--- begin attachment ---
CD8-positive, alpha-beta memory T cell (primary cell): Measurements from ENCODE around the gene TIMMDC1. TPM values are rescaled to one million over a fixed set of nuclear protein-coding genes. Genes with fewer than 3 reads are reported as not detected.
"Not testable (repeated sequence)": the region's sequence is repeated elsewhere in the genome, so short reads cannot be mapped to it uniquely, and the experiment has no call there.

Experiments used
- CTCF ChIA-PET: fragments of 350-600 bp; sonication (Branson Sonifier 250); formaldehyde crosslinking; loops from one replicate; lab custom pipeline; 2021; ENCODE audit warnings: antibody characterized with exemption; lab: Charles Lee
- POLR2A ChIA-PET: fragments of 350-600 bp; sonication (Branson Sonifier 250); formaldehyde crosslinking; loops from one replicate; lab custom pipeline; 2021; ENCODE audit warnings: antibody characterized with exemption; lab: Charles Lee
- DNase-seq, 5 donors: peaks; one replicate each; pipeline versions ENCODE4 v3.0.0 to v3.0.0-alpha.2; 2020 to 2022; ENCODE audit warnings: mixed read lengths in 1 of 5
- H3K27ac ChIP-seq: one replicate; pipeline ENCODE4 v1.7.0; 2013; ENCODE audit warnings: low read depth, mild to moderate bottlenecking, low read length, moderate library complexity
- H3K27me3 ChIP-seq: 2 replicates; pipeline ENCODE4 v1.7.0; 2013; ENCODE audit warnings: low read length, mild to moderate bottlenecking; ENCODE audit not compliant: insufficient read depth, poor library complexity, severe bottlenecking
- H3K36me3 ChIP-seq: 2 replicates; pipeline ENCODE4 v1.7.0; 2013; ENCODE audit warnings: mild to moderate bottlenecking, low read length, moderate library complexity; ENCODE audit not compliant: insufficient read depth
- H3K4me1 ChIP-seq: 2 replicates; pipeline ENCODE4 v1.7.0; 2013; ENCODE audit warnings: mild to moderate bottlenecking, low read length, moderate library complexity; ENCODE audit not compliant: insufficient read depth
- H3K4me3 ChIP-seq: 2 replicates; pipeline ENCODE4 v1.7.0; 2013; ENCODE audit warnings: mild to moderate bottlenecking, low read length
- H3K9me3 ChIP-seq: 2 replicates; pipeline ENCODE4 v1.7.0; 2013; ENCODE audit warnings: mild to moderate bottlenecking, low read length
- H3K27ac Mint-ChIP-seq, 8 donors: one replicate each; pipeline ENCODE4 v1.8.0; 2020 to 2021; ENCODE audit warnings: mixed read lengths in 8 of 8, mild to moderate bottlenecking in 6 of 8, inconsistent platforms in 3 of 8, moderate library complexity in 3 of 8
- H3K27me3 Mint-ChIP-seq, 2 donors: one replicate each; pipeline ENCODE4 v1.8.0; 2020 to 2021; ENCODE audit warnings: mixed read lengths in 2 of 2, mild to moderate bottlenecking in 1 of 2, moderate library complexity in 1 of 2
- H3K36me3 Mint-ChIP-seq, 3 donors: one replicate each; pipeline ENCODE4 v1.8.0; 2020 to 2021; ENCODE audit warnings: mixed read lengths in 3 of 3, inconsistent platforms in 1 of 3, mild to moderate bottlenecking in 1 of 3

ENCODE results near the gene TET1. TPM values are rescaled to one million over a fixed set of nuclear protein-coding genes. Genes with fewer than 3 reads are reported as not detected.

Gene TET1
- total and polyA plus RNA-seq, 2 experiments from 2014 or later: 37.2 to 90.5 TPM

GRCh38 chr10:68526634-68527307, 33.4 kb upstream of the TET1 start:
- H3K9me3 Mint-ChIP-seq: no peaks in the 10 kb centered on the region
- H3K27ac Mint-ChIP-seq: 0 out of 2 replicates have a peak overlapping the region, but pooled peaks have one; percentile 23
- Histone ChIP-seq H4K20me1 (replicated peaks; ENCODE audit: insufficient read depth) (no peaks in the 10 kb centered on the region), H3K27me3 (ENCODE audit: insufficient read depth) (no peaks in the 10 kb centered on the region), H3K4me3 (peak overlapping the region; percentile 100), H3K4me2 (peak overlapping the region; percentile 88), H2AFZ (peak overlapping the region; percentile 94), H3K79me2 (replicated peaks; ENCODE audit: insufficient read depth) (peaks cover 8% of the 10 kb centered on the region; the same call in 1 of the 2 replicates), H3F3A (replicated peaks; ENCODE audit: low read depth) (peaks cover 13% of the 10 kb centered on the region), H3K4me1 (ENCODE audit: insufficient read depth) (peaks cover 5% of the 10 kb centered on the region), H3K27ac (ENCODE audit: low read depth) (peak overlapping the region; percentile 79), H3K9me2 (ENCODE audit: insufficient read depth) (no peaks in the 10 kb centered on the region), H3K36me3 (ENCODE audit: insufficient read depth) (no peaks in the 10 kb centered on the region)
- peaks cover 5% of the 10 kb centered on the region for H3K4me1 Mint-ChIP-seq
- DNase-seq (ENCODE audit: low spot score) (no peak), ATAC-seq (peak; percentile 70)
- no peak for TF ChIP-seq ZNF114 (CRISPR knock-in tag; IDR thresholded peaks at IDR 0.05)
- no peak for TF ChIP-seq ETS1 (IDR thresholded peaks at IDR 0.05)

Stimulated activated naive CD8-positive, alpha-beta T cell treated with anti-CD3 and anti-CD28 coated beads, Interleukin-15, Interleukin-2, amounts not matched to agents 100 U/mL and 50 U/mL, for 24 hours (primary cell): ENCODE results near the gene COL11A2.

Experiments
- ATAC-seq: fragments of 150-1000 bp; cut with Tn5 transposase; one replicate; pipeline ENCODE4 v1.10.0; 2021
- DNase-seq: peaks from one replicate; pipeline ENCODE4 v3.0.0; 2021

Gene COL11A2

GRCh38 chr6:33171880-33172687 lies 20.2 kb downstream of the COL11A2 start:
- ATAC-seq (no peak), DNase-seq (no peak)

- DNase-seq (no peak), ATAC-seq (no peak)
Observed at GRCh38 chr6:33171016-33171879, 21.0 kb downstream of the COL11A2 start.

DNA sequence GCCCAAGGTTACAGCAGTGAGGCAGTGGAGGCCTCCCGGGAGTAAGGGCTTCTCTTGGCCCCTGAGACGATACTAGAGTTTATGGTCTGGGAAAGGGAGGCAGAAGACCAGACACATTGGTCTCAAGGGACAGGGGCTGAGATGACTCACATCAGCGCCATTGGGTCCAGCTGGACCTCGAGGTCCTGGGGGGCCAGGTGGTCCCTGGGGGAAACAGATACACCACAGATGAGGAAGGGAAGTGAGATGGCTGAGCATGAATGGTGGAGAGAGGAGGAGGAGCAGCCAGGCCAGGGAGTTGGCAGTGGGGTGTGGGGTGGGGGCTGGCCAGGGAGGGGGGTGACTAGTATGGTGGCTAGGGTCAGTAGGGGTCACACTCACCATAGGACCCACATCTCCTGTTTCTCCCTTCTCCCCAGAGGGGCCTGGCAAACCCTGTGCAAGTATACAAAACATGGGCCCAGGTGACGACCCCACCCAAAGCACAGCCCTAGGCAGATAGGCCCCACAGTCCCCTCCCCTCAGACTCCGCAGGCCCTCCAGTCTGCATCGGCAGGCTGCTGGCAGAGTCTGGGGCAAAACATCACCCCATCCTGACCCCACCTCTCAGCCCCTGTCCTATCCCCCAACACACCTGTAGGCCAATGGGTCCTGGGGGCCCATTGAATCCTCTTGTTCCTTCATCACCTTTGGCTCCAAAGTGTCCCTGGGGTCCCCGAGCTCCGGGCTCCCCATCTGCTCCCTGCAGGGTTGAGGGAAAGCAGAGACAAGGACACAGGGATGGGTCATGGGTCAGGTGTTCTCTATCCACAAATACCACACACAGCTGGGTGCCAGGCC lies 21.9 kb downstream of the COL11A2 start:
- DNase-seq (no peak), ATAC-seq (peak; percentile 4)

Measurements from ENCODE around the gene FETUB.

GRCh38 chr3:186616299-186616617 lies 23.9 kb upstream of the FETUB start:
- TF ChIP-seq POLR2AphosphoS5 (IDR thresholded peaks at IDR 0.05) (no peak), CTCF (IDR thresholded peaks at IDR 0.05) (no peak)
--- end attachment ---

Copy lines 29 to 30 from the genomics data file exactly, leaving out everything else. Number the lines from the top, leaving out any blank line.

- ATAC-seq: fragments of 150-1000 bp; cut with Tn5 transposase; one replicate; pipeline ENCODE4 v1.10.0; 2021
- DNase-seq: peaks from one replicate; pipeline ENCODE4 v3.0.0; 2021